WHO to provide 120 mn COVID-19 rapid tests to poorer countries

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New Delhi (NVI): The World Health Organization (WHO) has announced that it along with its leading partners has made a set of agreements to provide 120 million affordable, high-quality COVID-19 antigen rapid tests to help lower and middle-income countries.

The organisations involved in the milestone agreement include the Africa Centres for Disease Control and Prevention (Africa CDC), the Bill & Melinda Gates Foundation, the Clinton Health Access Initiative (CHAI), the Foundation for Innovative New Diagnostics (FIND), the Global Fund, Unitaid, and WHO.

“As part of this comprehensive, end-to-end effort, the Bill & Melinda Gates Foundation has executed separate volume guarantee agreements with rapid diagnostic test (RDT) producers Abbott and SD Biosensor,” the WHO said in a statement.

These two arrangements will make available to LMICs 120 million antigen rapid diagnostic tests (Ag RDTs) – priced at a maximum of USD 5 per unit – over a period of six months, it added.

However, these tests provide results in 15–30 minutes, rather than hours or days, and will enable expansion of testing, particularly in countries that do not have extensive laboratory facilities or trained health workers to implement molecular (polymerase-chain reaction) tests.

The tests developed by Abbott and SD Biosensor are highly portable, reliable, and easy to administer, making testing possible in near-person, decentralized healthcare settings.

Both companies’ tests are faster and cheaper than laboratory-based tests, enabling countries to increase the pace of testing, tracing and treating people for COVID-19 at the point of care particularly in areas with under-resourced health systems.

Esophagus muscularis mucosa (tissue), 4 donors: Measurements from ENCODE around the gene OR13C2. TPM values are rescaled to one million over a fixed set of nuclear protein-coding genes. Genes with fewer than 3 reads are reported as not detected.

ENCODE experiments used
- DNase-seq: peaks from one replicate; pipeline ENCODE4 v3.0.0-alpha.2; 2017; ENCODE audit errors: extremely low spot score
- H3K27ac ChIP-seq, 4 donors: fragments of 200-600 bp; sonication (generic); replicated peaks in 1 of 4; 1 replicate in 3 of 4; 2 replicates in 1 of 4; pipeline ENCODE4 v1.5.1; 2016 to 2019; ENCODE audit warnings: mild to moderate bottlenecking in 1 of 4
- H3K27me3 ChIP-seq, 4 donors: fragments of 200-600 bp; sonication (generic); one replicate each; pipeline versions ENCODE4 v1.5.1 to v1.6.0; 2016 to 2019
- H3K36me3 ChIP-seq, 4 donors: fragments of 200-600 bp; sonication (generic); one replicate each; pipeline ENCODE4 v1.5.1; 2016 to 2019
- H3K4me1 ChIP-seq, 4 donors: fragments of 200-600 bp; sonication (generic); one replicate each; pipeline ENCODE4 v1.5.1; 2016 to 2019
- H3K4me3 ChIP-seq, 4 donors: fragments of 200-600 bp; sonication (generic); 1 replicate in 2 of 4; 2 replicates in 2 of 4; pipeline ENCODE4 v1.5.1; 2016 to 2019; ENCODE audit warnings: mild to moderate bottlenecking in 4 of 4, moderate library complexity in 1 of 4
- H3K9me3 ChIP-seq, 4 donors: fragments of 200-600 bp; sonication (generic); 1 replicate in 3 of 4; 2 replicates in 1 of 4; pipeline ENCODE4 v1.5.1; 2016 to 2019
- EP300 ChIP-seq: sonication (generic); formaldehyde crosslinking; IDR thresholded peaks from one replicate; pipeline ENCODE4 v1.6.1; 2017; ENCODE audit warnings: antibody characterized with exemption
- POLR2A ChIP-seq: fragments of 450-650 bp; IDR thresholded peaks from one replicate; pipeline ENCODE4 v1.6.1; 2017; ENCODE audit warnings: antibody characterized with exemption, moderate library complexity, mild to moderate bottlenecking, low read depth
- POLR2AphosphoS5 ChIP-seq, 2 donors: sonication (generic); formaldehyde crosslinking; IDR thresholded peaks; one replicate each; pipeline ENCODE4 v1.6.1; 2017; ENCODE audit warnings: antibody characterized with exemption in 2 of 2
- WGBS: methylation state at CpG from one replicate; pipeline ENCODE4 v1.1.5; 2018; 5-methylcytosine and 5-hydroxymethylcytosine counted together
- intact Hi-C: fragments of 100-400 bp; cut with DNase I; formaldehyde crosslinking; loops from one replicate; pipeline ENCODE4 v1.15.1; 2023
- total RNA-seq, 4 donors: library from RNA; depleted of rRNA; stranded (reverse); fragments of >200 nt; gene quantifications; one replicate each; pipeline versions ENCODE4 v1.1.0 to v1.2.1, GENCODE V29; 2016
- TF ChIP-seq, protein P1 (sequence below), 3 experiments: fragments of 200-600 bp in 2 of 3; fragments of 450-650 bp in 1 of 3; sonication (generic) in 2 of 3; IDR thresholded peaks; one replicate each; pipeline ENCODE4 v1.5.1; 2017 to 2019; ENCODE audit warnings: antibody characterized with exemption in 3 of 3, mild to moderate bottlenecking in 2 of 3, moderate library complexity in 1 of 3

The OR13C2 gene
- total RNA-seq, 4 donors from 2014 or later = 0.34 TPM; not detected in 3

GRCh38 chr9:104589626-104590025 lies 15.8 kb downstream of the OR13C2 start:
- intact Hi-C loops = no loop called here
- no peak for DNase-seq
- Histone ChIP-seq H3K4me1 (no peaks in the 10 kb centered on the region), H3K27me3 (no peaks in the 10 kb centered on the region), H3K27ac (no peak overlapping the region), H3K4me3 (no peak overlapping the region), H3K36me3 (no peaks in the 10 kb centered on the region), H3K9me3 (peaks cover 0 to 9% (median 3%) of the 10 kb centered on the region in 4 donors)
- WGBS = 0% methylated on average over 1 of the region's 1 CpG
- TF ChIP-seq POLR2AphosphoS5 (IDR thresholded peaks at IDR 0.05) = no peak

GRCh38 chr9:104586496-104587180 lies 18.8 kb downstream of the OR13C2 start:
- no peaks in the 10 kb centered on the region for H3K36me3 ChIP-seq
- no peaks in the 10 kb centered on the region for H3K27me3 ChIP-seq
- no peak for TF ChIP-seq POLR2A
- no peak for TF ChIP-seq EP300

A number of other Ag RDTs are also at various stages of development and assessment, the WHO said.

Moreover, the Global Fund announced that it has made available an initial USD 50 million from its COVID-19 Response Mechanism to enable countries to purchase at least 10 million of the new rapid tests for LMICs at the guaranteed price, the UN agency noted.

“Unitaid and Africa CDC will combine resources to initiate the roll out of these tests in up to 20 countries in Africa starting in October,” it added.

The UN agency further stated, testing is a critical cornerstone of the COVID-19 response, enabling countries to trace and contain the virus now, and to prepare for the roll-out of vaccines once available.

Effective testing strategies rely on a portfolio of test types that can be used in different settings and situations. While molecular tests started to be rolled out within a month of the virus being sequenced, these tests are mainly laboratory based, relying trained personnel to conduct them.

Likewise, rapid tests to detect the presence of the virus at the point of care, which are faster and cheaper, are a vital addition to the testing arsenal needed to contain and fight COVID-19.

These agreements are, however, critical to fulfil the key objective of the ACT-Accelerator- to ensure all countries, regardless of income, have fair access to new tests and tools to fight COVID-19.

Tedros Adhanom Ghebreyesus, Director General of WHO said, “High-quality rapid tests show us where the virus is hiding, which is key to quickly tracing and isolating contacts and breaking the chains of transmission.”

“The tests are a critical tool for governments as they look to reopen economies and ultimately save both lives and livelihoods,” Tedros added.